These engines house numerous investment teams, working collaboratively within the framework of Man Group, with a high degree of investment autonomy. Each team benefits from the strength and resources of the firm’s single operating platform, enabling their primary focus of seeking to generate alpha for clients. The teams invest across a diverse range of strategies and asset classes with highly specialised approaches, with long only and alternative strategies run on a discretionary and quantitative basis in single and multi-manager formats. Man Group’s investment teams are empowered and supported by our institutional infrastructure and technology, which aims to facilitate the most efficient exposure to markets and effective collaboration across the organisation.
We asked Damien Lempriere, Principal Trader FX at the firm, to tell us more about his job and use of FX execution algorithms.
Damien, please tell us a little about your career and how you became involved in the world of currency trading?
I had been introduced to the world of finance from an early age. I can remember seeing pictures of open outcry on trading floors around the world, and this had a huge influence on me. Shortly after leaving school, I started my first job as an FX Trader for an investment bank, surrounded by experienced traders on a busy trading floor. Their enthusiasm for their jobs sparked my own interest in currency trading – a career I’ve pursued since. I joined Man AHL almost twenty years ago before becoming responsible for FX Execution in 2008, and recently I took on a new role as Principal Trader FX at Man Group, focused on all aspects of FX Execution for the group.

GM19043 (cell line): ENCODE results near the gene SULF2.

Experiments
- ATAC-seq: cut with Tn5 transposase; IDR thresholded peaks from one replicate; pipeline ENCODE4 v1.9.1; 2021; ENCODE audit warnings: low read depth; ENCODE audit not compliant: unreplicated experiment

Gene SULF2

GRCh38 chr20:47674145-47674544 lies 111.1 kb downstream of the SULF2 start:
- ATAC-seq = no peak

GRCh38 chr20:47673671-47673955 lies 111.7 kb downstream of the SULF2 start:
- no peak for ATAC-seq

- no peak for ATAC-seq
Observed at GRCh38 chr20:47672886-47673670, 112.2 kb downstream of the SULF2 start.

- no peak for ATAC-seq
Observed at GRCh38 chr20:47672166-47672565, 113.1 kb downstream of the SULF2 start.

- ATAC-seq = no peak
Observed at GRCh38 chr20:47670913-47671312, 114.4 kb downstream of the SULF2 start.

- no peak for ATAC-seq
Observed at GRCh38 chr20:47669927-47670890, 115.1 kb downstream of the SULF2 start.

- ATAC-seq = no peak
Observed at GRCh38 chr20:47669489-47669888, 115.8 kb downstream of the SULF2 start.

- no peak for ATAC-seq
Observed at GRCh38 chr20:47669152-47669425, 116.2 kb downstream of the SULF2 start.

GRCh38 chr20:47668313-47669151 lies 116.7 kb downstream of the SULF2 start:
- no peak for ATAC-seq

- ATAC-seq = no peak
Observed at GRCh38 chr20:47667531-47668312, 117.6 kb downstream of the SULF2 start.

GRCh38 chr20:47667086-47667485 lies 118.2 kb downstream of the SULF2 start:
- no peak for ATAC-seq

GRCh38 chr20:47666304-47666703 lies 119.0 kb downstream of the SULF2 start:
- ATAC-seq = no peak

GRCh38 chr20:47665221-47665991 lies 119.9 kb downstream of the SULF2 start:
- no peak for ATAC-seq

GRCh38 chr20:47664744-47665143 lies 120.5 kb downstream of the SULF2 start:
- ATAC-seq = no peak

What do your day to day responsibilities usually involve?
The role of the execution trader at Man Group has changed dramatically since I joined, from a time when the trading day would have been taken up by trading on phones with little or no electronic market access, to today where voice trades would count for only a few per day. Trading and managing execution risk is still a huge part of my day-to-day responsibility but now, with the electronic capabilities, you have time to think and consider improvements to the finer details of trading styles and execution.
I am also much more involved in the research area of our business and work with portfolio managers closely, whether this is on liquidity in the market or the best way of implementing a strategy.
I also find that keeping banks informed of hit rates and volumes via our different avenues of execution, and making sure they are aware of our current technology developments, are an important part of my working day.
The trading desk retains full ownership of trades and how they are being processed in the market place.
What do you particularly like about the currency markets and what are you looking to leverage from them?
Most FX currencies are very liquid instruments to trade and, although correlations between individual pairs can be higher than some other asset classes, the opportunity to be able to hold significant positions appeals to our portfolio managers.